Have you ever been reading a story, only to be struck with déjà vu? Perhaps you noticed that roses had just been mentioned for the tenth time. Or daffodils. Or the colour purple.
Perhaps you found yourself wondering, ‘Why on earth is this author so obsessed with pineapples?’ But what is it you are really noticing? What are these recurring symbols and images?
It may seem like you’ve discovered a strange fetish of the writer, but what you have more likely stumbled upon are motifs.
Just like any other literary device, writers can use motifs to add depth, convey meaning, and/or shape the way a reader receives, responds to, or understands a text.
However, before using any literary techniques, you should first make sure you are familiar with how it works. So, here are the things you may need to know about ‘motif’, before using it in stories of your own.
What is a ‘Motif’?
In literature, a motif can be defined as any recurring image, object, idea, or element within a particular work. However, this definition is not entirely complete.
After all, a motif should never be meaningless. In fact, a motif should contribute some form of symbolic significance to the story.
For instance, a motif may be used to establish mood (here's a mood definition for literature) and atmosphere, or to reinforce/further explore the overriding themes of a story.
Motif vs. Symbol
As motifs are often symbolic in nature, they can often be mistakenly identified as mere symbols.
However, it is important to remember that these two literary devices are not one and the same.
So what is the difference between the two?
The key difference to note between motifs and symbols is the element of repetition.
As we’ve already established, a motif is an item that reoccurs throughout a text. In contrast, a symbol may only appear once.
Beyond this, a motif often contributes toward developing the themes of a text, whereas a symbol’s significance may be limited to the particular scene.
In this way, a motif may be a symbol, but a symbol is not necessarily a motif.
Motif vs. Theme
Another element ‘motif’ can often be mistaken for is ‘theme’.
This is no doubt due to the fact that motif and theme are so closely connected.
While a theme can be defined as a key or central idea explored throughout a text, a motif is more a means of embellishing, examining, or reinforcing these central ideas.
For instance, a text may examine themes of good versus evil through the repeated images, or ‘motifs’, of light and dark.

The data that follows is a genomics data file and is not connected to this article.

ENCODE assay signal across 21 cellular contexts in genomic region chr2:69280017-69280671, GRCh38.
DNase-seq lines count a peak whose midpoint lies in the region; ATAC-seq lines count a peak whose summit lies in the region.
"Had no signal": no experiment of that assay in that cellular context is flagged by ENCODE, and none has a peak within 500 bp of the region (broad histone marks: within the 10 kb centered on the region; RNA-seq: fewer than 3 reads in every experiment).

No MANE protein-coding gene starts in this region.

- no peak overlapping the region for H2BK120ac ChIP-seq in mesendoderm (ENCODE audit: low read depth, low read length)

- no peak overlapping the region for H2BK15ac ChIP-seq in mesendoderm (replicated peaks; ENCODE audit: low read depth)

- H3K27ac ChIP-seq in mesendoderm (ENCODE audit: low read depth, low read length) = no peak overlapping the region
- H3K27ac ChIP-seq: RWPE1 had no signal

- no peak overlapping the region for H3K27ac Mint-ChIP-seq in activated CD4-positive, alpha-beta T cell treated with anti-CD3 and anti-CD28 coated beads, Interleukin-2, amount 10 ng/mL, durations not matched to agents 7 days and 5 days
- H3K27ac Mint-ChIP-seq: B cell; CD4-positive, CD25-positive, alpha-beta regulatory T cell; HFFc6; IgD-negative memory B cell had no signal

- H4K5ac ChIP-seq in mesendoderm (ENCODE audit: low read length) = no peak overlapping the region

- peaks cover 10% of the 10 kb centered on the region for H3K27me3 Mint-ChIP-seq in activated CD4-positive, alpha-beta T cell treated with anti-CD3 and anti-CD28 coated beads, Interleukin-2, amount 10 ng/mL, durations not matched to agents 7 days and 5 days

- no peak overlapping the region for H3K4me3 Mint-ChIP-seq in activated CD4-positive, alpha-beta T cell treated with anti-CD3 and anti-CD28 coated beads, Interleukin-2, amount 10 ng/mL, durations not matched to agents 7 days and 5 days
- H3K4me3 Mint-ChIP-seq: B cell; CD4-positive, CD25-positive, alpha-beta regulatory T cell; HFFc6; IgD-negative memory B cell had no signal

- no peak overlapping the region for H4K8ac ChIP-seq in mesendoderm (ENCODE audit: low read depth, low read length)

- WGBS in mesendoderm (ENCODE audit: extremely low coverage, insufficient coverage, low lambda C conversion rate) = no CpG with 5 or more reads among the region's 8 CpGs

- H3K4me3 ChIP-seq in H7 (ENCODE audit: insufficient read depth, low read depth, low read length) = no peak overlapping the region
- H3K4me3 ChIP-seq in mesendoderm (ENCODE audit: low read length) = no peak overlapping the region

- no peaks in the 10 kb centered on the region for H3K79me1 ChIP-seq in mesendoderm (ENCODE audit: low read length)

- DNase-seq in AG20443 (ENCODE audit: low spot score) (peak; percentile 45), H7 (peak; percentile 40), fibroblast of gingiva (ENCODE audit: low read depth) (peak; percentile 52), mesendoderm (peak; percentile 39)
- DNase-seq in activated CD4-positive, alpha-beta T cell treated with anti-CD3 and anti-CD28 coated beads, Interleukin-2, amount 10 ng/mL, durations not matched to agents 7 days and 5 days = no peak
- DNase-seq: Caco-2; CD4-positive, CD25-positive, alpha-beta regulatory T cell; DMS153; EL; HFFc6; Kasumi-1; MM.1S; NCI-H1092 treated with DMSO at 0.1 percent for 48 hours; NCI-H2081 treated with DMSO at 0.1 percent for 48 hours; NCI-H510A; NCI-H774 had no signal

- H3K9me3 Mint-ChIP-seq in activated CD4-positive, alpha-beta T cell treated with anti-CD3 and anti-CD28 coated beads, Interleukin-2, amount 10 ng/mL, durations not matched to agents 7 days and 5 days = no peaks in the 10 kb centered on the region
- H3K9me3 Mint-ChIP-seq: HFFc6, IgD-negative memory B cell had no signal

Examples of Motif from a Literary Master
The best way to understand any literary device is to study examples of them in action.
To better understand ‘motif’ and its relationship with ‘symbol’ and ‘theme’, let’s turn to a literary master, Mr. Edgar Allan Poe.
The Fall of the House of Usher is rich with examples of motif.
For example, the idea of certain things passing from one state to another is constantly repeated throughout the story.
The word “pass” or “passed”, for instance, can be found on no less than seven occasions. On top of this, the very name ‘Usher’ (as in Roderick Usher) is associated with someone who directs us from one place to another. In this way, we can see a motif emerging, relating to the idea of transition.
This motif is also contributing to an overlaying theme – a theme of crossing, or transcending boundaries (particularly those between life and death).
Madeline Usher, for example, is portrayed as crossing the boundary between life and death, when she emerges, alive, from her tomb.
This theme is further enforced by the motif of decay.
From the description of the partially “crumbling” house, and the “decayed trees”, to the description of Roderick Usher, possessing a “cadaverousness of complexion”, the notion of death and decay is clearly repeated throughout.
As the very process of decay is itself a transitional state – one from pristine to ruin, we can see how this motif works to symbolise and reinforce the overall theme of crossing the boundary between life and death.
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So now you know more about motif, try identifying some of your own. The next time you read a novel, take note of the images and elements that reoccur. See how they are used, and what they symbolise. Then get writing, and practice using motifs of your own.
Or, learn more about literary techniques here.